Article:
When the vaginal microbiome gets out of whack, it causes an uncomfortable, often chronic condition known as bacterial vaginosis, which is associated with pregnancy complications such as premature birth as well as a heightened risk of contracting sexually transmitted diseases. But finding ways to return the disrupted vaginal microbiome to its normal, healthy state has proven difficult because nobody knows what ‘normal’ really means.
As Nature Medicine reported in a July 2011 news feature, a team of scientists at the University of Maryland School of Medicine in Baltimore had found that there are many naturally occurring versions of the microbiome, in part because the bacteria present in a woman’s vagina may vary according to her ethnicity. In a paper published today in the journal Science Translational Medicine, the same team goes on to show that although ethnicity can predict the make up of a the vaginal microbiome over a lifetime, in individual women this bacterial community can change dramatically within a matter of days—often without causing any effects on health.
To characterize this microbial variability, the scientists recruited 32 healthy volunteers for a labor-intensive study. The women enrolled, half of whom were black and half of whom were white, self-sampled vaginal swabs twice a week for more than three months and sent them off to the lab of lead author Jacques Ravel and his collaborator, Larry Forney of the University of Idaho in Moscow. There, biologists sequenced the genomes of the bacteria present in the samples to determine the relative abundance of, for example, the common bacteria species Lactobaccilus or Anaerococcus. For each woman, a picture emerged of a unique and surprisingly mercurial bacterial community. “There has been an assumption that microbiomes are stable over time,” says Forney. “But we found that over the course of just a few days, the entire microbial community could change in a given woman.”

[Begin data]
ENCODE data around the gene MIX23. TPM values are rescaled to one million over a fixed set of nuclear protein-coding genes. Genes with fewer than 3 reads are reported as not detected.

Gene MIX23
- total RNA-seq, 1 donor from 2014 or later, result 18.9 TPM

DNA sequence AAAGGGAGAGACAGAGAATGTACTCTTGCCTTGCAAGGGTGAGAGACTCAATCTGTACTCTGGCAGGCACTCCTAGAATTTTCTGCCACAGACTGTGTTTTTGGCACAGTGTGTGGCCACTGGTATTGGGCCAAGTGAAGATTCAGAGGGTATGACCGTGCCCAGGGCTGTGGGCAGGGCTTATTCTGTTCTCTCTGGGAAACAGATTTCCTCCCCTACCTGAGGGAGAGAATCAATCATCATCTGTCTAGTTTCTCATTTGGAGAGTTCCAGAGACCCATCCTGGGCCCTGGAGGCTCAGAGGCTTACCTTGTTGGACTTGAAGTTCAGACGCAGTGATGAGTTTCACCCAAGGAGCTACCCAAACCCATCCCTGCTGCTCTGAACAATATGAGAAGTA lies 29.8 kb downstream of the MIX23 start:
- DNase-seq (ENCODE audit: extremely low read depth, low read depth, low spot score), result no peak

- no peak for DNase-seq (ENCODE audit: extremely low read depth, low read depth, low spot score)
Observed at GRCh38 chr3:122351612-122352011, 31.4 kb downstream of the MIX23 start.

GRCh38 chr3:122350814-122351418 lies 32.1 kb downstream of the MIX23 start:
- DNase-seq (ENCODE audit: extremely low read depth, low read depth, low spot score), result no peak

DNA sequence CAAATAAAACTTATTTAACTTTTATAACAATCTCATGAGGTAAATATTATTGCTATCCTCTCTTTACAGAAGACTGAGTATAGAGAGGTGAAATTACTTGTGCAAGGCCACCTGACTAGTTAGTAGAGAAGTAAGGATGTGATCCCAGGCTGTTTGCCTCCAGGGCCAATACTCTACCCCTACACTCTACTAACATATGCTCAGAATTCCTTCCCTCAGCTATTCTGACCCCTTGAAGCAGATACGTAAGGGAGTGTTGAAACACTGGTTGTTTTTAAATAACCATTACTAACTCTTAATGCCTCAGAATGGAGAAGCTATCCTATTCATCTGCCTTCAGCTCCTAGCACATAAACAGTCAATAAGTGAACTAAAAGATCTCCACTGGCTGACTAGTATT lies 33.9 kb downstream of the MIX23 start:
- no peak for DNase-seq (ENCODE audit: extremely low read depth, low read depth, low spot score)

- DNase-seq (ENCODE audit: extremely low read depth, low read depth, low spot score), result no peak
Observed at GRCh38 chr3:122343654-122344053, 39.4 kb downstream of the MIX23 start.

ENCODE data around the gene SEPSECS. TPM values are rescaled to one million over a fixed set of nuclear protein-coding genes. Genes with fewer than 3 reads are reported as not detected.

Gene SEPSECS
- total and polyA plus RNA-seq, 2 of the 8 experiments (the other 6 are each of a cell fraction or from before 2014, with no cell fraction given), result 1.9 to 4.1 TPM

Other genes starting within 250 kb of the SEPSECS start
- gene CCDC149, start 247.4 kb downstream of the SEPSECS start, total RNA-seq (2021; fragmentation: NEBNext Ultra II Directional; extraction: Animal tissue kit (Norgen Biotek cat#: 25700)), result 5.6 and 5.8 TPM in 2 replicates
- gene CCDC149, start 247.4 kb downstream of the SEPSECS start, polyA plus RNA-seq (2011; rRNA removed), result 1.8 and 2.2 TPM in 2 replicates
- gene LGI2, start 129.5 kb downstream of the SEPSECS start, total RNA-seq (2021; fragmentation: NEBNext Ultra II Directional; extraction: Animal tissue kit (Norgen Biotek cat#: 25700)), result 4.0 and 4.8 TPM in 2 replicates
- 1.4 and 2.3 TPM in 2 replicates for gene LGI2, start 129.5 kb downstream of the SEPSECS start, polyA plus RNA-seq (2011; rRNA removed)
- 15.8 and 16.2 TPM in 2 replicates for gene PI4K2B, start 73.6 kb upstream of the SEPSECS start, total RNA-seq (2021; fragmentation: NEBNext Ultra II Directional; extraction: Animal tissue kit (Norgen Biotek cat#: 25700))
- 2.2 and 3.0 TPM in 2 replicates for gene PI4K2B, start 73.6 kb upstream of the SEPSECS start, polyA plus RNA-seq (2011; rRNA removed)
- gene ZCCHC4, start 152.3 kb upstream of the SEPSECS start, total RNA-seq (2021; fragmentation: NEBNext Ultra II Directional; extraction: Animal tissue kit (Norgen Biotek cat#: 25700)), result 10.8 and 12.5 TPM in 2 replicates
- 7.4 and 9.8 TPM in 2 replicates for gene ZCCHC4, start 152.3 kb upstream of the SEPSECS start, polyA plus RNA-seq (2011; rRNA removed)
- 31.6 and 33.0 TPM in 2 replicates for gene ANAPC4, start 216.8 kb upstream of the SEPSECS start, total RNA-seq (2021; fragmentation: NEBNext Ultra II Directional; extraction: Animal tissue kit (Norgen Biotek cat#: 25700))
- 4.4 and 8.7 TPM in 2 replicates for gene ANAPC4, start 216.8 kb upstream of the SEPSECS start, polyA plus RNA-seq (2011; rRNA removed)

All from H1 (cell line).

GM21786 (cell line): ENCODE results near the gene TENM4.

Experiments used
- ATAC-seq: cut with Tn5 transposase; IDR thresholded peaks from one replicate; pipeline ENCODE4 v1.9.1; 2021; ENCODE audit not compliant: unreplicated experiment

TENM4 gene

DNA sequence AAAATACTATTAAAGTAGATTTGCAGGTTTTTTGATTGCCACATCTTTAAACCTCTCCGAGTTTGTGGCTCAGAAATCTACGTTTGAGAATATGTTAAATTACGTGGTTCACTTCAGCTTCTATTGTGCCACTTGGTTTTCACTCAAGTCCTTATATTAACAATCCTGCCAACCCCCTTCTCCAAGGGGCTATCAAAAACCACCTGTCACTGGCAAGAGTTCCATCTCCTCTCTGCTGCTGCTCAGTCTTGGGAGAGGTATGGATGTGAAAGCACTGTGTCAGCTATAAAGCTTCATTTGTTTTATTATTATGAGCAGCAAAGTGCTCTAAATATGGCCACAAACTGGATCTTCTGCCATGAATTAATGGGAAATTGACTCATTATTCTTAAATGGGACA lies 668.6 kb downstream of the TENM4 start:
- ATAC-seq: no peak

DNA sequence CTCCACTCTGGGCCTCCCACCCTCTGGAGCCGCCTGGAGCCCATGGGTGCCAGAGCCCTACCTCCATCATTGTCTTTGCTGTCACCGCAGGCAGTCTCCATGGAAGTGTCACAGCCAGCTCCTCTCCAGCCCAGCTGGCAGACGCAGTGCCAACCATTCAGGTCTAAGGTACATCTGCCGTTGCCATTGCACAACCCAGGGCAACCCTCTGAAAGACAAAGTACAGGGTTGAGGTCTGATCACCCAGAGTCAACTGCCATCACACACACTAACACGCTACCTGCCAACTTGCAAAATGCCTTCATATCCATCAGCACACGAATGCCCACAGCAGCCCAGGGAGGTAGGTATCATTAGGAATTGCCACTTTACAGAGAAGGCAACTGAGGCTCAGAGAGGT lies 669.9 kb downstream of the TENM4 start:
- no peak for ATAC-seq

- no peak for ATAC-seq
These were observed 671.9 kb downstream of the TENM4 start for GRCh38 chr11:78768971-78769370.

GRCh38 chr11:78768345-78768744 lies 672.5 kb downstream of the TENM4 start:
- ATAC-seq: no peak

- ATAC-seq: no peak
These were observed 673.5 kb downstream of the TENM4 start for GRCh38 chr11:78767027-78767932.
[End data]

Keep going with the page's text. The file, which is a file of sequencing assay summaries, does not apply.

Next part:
These findings could help biologists develop personalized treatments for bacterial vaginosis, yeast infections and other conditions in which the microbiome is disturbed. “Right now, the antibiotic and probiotic treatments that exist for these diseases work for some women but not for others, and that’s because we don’t understand the environment we’re trying to treat,” says Forney. The hope, he and his colleagues say, is that these findings will lead to new treatments tailored to specific groups of women.
To move toward that goal, they have already begun enrolling more than 160 women to take daily vaginal samples for a larger, more rigorous study of how the various ‘normal’ microbiomes they identified in today’s paper change when a healthy woman develops a vaginal infection. “We need to start rethinking the idea of personalized treatment for diseases of the vagina,” says Ravel.
To read ‘The Vagina Catalogues’ click here.
Artwork by Alyssa Grenning